I do feel sad that I've lost all patience with it though as I feel very old and miserable as a result. Will just have to watch some equally improbable Hammer nonsense but twith the ever delectable Peter Cushing in to restore my equilibrium.
Aug. 28th, 2011 11:58 am (UTC)
I still love Rory, but yeah - Eccleston's gravitas and moral weight seems a rather distant memory now, doesn't it? You can, of course, enjoy Peter Cushing in a suitably nonsensical Whovian context via his two mid-'60s spin-off movies. They're about as much in line with the contemporary TV series as last night's episode was, but they're still fun in their own technicolor way.
(no subject) - wwhyte - Aug. 28th, 2011 01:04 pm (UTC) - Expand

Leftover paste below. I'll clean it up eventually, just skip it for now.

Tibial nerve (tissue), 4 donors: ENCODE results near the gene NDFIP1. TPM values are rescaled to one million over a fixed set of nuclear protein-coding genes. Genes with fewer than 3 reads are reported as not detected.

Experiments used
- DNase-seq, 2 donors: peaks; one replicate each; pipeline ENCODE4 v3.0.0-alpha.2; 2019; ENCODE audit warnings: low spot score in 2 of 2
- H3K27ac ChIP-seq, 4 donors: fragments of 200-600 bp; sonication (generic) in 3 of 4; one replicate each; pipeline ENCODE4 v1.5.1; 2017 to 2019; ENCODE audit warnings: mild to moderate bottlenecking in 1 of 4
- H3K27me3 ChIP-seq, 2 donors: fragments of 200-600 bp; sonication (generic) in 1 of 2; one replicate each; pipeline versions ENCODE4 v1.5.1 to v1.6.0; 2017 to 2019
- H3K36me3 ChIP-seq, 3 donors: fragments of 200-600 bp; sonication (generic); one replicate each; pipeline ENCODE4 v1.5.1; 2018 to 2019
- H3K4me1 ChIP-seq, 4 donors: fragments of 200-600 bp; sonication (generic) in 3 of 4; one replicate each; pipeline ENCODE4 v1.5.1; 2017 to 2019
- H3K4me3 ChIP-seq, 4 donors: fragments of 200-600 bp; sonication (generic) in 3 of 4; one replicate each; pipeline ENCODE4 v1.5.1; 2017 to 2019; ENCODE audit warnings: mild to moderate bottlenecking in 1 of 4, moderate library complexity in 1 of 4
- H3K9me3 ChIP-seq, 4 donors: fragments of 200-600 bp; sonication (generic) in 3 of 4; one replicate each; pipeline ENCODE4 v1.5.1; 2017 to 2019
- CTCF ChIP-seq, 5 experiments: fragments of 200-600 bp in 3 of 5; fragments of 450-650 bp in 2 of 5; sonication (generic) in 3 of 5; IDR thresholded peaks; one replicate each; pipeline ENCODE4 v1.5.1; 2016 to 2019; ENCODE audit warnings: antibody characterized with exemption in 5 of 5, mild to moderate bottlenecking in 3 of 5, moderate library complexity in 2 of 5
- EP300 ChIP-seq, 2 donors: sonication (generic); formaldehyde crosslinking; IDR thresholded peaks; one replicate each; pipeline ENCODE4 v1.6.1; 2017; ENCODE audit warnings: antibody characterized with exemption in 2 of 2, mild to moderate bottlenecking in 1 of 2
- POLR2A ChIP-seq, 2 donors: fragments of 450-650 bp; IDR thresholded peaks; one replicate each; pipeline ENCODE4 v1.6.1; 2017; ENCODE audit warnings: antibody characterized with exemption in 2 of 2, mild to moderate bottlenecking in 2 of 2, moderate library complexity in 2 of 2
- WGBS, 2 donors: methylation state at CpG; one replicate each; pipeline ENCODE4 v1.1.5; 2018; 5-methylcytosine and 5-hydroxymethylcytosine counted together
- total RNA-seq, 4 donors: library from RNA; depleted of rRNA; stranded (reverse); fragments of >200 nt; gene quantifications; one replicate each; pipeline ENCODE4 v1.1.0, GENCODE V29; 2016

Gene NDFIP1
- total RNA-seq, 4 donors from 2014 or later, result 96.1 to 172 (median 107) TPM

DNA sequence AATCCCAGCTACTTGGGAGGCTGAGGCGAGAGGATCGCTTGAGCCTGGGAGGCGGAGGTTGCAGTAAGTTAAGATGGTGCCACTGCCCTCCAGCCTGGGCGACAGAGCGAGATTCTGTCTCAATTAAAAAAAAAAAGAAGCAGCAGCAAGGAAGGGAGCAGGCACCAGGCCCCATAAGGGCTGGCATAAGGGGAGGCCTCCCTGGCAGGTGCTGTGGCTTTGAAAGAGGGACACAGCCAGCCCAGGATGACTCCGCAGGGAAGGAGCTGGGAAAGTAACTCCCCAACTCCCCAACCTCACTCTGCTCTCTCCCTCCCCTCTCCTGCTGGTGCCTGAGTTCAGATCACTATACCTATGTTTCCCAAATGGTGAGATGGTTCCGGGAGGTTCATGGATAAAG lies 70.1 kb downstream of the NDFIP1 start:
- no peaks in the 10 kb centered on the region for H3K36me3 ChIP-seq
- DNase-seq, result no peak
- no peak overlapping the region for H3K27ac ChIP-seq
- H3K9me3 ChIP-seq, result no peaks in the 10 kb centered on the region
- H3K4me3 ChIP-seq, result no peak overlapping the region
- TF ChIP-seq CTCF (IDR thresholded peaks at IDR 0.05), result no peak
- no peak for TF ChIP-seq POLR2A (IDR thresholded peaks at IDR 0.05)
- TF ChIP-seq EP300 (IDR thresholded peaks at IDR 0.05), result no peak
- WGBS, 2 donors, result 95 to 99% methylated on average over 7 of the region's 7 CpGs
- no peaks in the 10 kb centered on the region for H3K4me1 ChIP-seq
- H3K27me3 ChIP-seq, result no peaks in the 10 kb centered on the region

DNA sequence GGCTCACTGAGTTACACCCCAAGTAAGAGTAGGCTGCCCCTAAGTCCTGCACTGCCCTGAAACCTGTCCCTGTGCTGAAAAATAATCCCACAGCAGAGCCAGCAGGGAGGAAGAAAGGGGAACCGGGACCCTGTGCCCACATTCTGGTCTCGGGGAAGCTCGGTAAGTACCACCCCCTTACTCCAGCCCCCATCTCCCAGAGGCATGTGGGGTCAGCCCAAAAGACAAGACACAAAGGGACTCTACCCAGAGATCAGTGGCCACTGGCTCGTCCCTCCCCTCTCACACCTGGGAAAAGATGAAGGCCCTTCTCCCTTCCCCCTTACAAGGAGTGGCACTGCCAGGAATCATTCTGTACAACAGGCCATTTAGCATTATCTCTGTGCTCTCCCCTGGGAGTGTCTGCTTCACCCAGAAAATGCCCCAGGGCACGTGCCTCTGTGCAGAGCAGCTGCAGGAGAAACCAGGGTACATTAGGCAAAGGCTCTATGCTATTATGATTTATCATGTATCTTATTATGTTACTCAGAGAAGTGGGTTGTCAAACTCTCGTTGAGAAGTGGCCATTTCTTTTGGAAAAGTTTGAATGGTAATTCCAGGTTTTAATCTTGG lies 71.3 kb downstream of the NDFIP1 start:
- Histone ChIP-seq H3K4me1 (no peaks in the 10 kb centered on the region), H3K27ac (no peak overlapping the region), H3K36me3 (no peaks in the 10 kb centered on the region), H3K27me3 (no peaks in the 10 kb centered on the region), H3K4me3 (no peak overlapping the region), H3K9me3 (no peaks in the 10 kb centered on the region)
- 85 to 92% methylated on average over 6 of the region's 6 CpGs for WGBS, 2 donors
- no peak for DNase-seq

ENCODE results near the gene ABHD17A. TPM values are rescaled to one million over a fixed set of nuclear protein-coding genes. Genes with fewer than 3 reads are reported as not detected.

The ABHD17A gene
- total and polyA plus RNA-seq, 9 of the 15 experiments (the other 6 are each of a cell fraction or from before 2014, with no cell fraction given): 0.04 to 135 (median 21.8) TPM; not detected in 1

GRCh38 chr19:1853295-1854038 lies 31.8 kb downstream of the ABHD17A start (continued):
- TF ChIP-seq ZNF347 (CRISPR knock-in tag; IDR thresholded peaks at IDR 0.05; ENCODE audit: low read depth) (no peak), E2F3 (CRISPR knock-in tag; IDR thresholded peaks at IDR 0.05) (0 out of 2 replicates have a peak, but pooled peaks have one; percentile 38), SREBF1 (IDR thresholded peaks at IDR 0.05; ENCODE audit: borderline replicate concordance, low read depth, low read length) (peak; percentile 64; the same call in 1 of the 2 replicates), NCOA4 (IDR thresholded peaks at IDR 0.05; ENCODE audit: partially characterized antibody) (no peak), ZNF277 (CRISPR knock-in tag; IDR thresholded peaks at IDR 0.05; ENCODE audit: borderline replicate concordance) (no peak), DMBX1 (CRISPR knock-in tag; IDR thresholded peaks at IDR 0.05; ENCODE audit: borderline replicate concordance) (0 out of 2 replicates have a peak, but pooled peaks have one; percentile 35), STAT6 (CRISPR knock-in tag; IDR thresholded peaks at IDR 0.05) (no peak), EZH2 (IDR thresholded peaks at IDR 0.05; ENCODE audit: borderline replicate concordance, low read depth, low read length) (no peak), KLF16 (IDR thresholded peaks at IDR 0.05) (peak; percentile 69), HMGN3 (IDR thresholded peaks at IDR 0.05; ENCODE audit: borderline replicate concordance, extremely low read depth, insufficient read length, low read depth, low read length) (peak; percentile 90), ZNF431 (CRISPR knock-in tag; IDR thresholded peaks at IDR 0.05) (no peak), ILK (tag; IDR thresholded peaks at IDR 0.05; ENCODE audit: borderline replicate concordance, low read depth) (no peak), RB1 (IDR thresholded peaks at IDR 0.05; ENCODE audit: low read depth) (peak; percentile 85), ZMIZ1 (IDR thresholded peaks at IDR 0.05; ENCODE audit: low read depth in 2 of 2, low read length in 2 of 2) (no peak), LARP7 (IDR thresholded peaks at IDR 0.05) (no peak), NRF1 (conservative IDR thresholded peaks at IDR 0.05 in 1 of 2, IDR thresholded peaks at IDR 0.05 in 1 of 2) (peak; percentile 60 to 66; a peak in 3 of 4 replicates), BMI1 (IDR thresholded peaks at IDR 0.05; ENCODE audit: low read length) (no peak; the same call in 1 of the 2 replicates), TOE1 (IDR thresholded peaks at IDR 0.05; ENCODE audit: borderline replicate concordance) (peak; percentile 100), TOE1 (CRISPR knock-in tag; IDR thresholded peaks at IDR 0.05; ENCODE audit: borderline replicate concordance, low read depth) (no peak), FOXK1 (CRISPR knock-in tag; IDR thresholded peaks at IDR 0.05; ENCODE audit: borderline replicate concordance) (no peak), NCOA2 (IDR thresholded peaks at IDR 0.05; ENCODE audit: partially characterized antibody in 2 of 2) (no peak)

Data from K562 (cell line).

(no subject) - ms_siobhan - Aug. 28th, 2011 05:00 pm (UTC) - Expand
Aug. 29th, 2011 08:59 am (UTC)
You missed out the banana incident. That was fun :)

I think that as a 'second half of the series after the summer break' opener it was good - enough comedy and mild peril to entertain children, and just enough story to revive adult's interest in the programme.
Weeping Cross
Aug. 29th, 2011 12:25 pm (UTC)
The bottom line for me is that there was simply far too much going on for any reflection or development, which might have sorted out a lot of the problems. The common problem the old series had was not enough ideas to fill four or six episodes, whereas there are now often far too many stuffed into the available time. This isn't the first occasion I'd've preferred at least twice the amount of airtime to allow me to catch breath and the characters to reflect. Not a single person was given space to do any actual acting in those 45 minutes, were they?
(no subject) - strange_complex - Aug. 29th, 2011 12:37 pm (UTC) - Expand
( 36 comments — Leave a comment )